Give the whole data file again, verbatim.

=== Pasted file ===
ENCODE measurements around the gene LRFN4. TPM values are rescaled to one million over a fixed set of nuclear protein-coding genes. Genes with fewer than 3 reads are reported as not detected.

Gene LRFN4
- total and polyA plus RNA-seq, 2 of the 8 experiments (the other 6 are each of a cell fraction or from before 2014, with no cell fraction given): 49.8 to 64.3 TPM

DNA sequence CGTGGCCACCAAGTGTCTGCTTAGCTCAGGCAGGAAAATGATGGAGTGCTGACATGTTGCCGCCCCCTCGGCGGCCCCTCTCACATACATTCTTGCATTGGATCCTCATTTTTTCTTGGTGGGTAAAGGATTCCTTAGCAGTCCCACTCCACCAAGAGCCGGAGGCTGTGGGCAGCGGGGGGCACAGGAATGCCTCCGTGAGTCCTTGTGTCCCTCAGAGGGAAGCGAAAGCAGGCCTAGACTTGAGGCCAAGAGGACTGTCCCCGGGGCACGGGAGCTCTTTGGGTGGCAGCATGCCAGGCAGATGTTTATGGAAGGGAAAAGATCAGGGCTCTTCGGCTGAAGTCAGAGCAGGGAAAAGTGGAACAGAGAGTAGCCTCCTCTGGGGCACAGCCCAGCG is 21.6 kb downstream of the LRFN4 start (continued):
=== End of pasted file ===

ENCODE measurements around the gene LRFN4. TPM values are rescaled to one million over a fixed set of nuclear protein-coding genes. Genes with fewer than 3 reads are reported as not detected.

Gene LRFN4
- total and polyA plus RNA-seq, 2 of the 8 experiments (the other 6 are each of a cell fraction or from before 2014, with no cell fraction given): 49.8 to 64.3 TPM

DNA sequence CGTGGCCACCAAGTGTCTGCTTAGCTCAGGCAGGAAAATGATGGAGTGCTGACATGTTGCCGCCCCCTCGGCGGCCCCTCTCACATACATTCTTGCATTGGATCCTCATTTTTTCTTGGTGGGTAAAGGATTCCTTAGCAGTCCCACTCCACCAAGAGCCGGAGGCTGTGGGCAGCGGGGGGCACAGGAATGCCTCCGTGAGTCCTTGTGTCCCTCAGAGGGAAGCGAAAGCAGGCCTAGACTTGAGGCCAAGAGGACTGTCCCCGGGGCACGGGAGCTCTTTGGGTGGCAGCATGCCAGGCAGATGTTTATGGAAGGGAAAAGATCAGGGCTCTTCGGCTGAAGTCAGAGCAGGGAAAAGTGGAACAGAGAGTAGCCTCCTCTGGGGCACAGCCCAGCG is 21.6 kb downstream of the LRFN4 start (continued):